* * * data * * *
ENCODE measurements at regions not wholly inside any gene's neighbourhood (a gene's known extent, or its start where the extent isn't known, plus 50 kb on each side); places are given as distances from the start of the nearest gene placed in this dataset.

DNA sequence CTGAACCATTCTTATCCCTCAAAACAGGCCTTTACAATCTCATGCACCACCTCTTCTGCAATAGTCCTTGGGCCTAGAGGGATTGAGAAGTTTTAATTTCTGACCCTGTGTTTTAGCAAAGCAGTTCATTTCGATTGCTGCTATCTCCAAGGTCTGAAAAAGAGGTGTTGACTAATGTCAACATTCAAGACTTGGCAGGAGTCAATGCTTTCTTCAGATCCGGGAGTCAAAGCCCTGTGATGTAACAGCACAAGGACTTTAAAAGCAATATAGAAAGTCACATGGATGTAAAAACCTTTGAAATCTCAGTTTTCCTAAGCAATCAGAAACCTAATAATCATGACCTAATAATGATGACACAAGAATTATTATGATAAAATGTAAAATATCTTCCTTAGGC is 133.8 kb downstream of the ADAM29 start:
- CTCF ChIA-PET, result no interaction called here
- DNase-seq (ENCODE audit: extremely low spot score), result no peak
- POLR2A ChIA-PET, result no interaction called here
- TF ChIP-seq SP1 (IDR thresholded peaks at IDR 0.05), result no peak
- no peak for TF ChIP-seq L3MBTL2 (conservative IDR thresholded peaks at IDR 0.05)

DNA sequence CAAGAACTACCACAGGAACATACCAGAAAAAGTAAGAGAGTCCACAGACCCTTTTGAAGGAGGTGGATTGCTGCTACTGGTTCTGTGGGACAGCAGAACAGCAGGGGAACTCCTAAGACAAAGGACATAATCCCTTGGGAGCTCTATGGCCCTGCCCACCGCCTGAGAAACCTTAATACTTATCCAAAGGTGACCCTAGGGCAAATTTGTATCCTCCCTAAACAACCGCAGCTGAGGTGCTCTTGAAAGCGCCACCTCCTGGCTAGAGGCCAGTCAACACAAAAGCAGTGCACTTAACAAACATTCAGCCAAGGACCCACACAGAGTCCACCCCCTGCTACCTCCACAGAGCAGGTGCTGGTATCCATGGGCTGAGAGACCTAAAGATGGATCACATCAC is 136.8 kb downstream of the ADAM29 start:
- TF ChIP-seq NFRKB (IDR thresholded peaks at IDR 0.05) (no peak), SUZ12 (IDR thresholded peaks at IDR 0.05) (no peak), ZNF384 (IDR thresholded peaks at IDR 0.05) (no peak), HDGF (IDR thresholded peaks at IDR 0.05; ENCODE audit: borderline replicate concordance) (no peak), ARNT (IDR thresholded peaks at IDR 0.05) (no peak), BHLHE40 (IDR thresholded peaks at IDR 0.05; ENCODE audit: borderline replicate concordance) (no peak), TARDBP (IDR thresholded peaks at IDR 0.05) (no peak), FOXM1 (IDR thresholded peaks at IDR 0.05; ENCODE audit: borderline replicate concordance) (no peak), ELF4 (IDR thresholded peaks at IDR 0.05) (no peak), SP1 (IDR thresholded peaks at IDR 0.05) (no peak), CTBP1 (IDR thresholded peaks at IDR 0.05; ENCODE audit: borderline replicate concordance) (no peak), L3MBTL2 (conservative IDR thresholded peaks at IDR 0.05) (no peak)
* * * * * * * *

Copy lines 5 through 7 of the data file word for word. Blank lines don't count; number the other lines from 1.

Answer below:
- POLR2A ChIA-PET, result no interaction called here
- TF ChIP-seq SP1 (IDR thresholded peaks at IDR 0.05), result no peak
- no peak for TF ChIP-seq L3MBTL2 (conservative IDR thresholded peaks at IDR 0.05)